Archive for August, 2005

Addition to the array

Seven issues strong is La Voz Hispana, a small broadsheet published every two weeks. It’s headquartered in Bryan, but claims to be distributed in Williamson, Travis, Hays, Bastrop, and Caldwell counties. Here in Austin it’s been found at corner stores on the east side.

One of the four sections is given to sports, and large chunks of the contents are furnished by a syndicated news service from Mexico (public-service articles, world politics, and the like). There’s no classified section, but a good number of display ads from Austin businesses. The Austin news has for the most part been very extensive coverage of crimes, fires, and vehicular accidents, complete with photographs and interviews where possible, and including much more information than the brief squibs contained in the local daily.

La Prensa publishes more frequently and has more of an on-line presence than ever before. El Mundo seems to flourish, while El Norte, published monthly, holds its own. Arriba Art & Business News continues its excellent coverage monthly of arts and cultural events, but isn’t as fat as it once was.

With much fanfare,

More monkey music

An additional unforgettable monkey music item is One Monkey Don’t Stop No Show. How could the Chron overlook Texas’s own Joe Tex?

There must be a pony in here somewhere

On trash-collection day, the Solid Waste people leave the trashcan lid flipped open to show that it’s been emptied. The practicing pessimist is concerned to arrive home and see the lid closed.

It can mean one thing only: some generous passer-by has deposited a gift. For reasons unfathomable, people who do this rarely leave the cover open. The lucky recipient is fortunate if the deposit is something like an empty cigarette pack, beer can, or fast-food container of some sort.

The most frequent offering, though, is dropped by a dog-walker and comes encased in a plastic newspaper sleeve, most obnoxiously in a blue one. Those inclined to this form of benovolence tend to select the larger breeds of dogs as their animal companions. Thank you! But I’d rather have the offering left naked in the yard, where the rains, when they eventually fall, will wash it all away, than melting and stinking at the very bottom of the trash receptacle. Or take it home with you, creephead!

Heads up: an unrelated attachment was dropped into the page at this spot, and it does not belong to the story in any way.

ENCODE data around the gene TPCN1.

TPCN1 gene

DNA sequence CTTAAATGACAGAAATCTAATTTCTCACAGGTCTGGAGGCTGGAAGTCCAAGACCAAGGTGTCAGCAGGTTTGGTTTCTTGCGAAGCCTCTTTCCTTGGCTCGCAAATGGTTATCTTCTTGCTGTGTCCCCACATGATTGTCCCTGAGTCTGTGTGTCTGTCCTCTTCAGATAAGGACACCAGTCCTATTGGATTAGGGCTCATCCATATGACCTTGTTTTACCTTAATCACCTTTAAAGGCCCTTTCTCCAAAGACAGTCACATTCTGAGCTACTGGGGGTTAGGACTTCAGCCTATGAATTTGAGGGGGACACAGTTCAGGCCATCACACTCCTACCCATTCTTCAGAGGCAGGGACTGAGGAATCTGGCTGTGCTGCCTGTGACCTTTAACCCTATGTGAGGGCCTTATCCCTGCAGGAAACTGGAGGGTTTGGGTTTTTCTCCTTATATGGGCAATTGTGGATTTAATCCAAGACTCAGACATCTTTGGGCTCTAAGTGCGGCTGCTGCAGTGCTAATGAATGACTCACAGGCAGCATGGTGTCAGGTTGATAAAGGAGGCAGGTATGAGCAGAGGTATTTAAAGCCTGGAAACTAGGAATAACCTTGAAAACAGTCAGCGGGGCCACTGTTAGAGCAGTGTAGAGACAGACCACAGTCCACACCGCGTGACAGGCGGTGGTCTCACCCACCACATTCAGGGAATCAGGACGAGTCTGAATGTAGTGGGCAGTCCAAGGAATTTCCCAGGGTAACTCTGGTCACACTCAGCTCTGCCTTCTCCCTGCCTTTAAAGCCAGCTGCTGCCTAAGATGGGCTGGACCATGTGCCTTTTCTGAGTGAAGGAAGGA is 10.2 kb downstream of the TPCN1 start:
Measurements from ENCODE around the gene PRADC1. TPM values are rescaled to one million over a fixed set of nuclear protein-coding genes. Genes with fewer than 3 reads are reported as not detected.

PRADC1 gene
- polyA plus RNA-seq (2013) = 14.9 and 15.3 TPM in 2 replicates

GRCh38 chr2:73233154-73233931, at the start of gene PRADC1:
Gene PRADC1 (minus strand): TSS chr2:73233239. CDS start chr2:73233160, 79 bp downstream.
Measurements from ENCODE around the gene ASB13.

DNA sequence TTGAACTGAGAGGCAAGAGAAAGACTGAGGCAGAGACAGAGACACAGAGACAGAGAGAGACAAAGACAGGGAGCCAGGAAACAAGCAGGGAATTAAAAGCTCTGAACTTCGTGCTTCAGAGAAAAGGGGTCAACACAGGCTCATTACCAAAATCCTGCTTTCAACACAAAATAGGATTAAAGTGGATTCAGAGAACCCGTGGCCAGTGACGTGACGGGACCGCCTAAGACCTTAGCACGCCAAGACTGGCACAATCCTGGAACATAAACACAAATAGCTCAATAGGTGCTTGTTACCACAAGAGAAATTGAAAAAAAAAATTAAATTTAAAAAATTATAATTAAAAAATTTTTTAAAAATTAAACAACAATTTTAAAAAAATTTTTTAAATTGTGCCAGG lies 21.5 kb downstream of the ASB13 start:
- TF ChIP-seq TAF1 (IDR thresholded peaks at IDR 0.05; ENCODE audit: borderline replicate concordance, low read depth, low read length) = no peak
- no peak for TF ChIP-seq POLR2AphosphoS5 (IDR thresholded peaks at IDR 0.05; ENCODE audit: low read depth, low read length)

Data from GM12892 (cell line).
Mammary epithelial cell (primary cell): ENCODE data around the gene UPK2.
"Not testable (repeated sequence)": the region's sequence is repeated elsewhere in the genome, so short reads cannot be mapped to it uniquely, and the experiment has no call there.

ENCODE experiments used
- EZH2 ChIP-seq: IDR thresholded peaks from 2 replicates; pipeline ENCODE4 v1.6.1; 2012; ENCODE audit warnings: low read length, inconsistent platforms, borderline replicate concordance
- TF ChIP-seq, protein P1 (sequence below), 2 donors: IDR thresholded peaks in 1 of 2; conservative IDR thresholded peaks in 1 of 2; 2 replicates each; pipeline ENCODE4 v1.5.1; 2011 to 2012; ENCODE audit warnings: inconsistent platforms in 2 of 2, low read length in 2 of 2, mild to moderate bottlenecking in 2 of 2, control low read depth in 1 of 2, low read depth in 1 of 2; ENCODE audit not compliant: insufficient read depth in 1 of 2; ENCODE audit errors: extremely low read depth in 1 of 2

(The pony story is most often associated these days with Ronald Reagan, who told a modernized version. The form in which it came from the older generation always involved a little boy who wanted the best premium for selling the greatest quantities of something from door to door; sometimes it was Rosebud Salve and other times it was subscriptions to the Saturday Evening Post. His optimism was always displayed on Christmas morning, when he rushed out to the barn expecting to see his prize waiting for him.)

Hill Country Nudists View Nude Art Exhibit In the Nude

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The Hill Country Nudists had a private showing last Friday of a new exhibit featuring full body Sfumato nude photographs (NSFW) by George Krause at the dberman Gallery. According to the Houston Chronicle, the club, which has around 60 members (2/3 male), decided to arrange a private showing with curtains closed on Friday.

“We tend to do things that are a little unusual or first-time events,” (club president Steve) Bosbach said. “I saw that it would dovetail nicely with members of our club because we have several artists in the group; one that teaches art, several professional and amateur photographers (including) one that went through the program George Krause originated (at the University of Houston).

“And besides, it was about nudes.”